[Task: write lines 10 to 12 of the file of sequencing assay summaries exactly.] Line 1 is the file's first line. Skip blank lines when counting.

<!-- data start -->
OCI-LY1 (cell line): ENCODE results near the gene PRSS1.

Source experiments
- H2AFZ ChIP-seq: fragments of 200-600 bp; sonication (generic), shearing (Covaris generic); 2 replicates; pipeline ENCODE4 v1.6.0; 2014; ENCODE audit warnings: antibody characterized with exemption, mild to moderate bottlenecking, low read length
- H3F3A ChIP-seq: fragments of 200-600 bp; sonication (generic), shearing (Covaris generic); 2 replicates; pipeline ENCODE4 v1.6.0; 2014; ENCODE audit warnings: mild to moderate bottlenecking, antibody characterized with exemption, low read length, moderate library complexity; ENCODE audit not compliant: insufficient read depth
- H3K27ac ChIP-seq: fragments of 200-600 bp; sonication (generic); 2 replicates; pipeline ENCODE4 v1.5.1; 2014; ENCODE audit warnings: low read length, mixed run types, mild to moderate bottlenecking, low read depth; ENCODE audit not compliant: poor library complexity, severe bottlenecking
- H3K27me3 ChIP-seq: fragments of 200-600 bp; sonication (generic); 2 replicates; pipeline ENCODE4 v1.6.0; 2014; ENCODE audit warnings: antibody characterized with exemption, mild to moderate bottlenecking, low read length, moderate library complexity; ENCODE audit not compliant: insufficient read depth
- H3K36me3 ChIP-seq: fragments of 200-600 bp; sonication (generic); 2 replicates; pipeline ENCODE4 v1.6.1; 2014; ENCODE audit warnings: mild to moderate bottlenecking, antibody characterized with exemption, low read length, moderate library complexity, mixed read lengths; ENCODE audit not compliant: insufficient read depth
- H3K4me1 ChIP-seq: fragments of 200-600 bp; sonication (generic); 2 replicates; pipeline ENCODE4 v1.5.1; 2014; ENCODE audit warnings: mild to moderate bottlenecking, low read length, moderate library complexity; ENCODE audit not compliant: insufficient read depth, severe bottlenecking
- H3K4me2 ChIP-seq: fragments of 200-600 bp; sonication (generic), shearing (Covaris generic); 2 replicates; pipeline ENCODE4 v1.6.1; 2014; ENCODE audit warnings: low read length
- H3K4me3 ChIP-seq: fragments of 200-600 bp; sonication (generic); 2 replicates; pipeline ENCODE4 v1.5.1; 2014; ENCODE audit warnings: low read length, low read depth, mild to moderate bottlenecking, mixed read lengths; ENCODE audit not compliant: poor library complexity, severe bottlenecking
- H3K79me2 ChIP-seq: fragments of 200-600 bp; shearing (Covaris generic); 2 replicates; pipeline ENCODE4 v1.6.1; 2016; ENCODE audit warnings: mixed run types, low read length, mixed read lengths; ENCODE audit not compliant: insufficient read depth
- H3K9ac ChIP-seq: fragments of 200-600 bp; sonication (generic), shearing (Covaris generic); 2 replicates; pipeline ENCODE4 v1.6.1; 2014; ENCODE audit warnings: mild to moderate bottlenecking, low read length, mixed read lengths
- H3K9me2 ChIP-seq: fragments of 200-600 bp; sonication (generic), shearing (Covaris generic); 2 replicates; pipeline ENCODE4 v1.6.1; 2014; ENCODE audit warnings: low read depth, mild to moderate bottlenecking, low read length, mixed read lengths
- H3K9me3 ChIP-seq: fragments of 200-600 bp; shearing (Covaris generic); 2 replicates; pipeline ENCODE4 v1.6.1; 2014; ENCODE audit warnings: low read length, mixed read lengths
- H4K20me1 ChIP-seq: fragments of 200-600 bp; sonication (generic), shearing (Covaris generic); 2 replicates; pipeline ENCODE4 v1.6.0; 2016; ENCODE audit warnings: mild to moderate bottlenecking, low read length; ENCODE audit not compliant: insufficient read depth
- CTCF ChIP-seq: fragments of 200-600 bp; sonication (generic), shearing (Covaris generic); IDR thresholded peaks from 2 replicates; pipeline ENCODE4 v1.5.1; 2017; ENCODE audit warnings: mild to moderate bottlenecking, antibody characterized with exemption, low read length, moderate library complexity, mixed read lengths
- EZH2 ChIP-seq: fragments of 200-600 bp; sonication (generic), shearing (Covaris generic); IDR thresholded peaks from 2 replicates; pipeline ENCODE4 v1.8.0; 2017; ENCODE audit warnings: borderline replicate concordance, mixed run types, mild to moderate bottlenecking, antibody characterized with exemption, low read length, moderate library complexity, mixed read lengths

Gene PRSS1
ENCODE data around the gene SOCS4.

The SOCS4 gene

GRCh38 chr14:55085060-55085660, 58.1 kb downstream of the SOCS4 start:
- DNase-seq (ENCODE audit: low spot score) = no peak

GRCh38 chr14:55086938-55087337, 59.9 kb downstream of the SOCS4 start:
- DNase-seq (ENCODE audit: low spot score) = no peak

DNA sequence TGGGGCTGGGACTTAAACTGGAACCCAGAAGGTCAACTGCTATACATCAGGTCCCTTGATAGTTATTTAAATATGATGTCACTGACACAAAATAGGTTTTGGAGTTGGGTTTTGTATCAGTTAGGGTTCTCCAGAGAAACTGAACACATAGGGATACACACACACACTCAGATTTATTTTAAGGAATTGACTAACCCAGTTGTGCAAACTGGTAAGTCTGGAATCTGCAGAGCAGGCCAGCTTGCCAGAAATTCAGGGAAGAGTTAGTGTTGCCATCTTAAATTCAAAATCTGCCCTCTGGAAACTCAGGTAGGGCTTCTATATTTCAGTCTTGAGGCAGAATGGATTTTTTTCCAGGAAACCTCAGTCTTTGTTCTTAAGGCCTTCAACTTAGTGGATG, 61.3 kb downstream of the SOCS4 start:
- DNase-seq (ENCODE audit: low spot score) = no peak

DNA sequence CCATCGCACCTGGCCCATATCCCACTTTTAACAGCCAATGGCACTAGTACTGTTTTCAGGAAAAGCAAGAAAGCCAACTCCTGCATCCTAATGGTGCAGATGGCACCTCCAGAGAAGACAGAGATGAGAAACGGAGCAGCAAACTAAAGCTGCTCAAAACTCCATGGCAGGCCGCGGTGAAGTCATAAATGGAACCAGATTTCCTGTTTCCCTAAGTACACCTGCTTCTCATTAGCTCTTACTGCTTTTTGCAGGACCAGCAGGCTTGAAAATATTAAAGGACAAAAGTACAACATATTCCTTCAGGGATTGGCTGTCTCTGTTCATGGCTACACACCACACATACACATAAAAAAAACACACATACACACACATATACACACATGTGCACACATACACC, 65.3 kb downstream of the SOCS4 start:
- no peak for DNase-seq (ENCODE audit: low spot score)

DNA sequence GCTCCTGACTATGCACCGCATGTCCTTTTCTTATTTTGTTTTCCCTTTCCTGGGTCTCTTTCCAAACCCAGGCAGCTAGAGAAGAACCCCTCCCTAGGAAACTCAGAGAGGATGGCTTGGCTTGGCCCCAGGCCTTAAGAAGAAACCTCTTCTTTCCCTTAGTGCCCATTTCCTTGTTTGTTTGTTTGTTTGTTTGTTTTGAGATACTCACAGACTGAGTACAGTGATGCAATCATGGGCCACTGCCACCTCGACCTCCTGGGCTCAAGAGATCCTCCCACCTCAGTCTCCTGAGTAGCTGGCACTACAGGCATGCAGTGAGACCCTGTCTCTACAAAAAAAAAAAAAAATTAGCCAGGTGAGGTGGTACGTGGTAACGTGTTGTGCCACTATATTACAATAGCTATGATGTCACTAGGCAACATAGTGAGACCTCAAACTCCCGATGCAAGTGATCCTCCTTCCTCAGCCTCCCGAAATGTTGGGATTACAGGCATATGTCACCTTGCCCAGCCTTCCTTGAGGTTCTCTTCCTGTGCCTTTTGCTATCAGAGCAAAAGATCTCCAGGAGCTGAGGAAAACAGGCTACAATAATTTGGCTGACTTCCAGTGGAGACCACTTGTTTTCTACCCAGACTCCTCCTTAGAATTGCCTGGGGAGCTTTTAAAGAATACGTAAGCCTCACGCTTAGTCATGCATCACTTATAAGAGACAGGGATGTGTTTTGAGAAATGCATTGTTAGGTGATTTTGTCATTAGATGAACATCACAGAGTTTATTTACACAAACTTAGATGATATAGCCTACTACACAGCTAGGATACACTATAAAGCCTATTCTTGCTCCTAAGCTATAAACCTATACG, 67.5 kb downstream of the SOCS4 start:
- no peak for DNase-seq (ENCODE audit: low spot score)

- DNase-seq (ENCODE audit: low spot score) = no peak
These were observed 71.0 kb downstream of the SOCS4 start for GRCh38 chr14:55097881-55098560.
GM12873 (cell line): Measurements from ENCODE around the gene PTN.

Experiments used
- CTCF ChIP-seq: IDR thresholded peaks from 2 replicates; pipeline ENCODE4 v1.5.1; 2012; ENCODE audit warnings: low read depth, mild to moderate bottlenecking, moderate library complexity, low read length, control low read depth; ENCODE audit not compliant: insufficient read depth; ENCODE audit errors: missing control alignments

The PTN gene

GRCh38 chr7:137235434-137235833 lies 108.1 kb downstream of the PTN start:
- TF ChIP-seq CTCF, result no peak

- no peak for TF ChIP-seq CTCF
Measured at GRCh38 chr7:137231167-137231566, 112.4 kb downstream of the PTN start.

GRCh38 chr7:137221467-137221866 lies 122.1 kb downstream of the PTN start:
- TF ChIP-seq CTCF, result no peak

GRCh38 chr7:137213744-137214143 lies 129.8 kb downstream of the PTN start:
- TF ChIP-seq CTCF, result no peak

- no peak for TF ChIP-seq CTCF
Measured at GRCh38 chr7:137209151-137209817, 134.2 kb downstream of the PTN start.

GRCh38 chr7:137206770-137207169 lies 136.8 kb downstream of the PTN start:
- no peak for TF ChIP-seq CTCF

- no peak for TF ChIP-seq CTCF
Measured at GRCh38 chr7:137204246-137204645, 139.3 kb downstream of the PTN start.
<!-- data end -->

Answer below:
- H3K4me3 ChIP-seq: fragments of 200-600 bp; sonication (generic); 2 replicates; pipeline ENCODE4 v1.5.1; 2014; ENCODE audit warnings: low read length, low read depth, mild to moderate bottlenecking, mixed read lengths; ENCODE audit not compliant: poor library complexity, severe bottlenecking
- H3K79me2 ChIP-seq: fragments of 200-600 bp; shearing (Covaris generic); 2 replicates; pipeline ENCODE4 v1.6.1; 2016; ENCODE audit warnings: mixed run types, low read length, mixed read lengths; ENCODE audit not compliant: insufficient read depth
- H3K9ac ChIP-seq: fragments of 200-600 bp; sonication (generic), shearing (Covaris generic); 2 replicates; pipeline ENCODE4 v1.6.1; 2014; ENCODE audit warnings: mild to moderate bottlenecking, low read length, mixed read lengths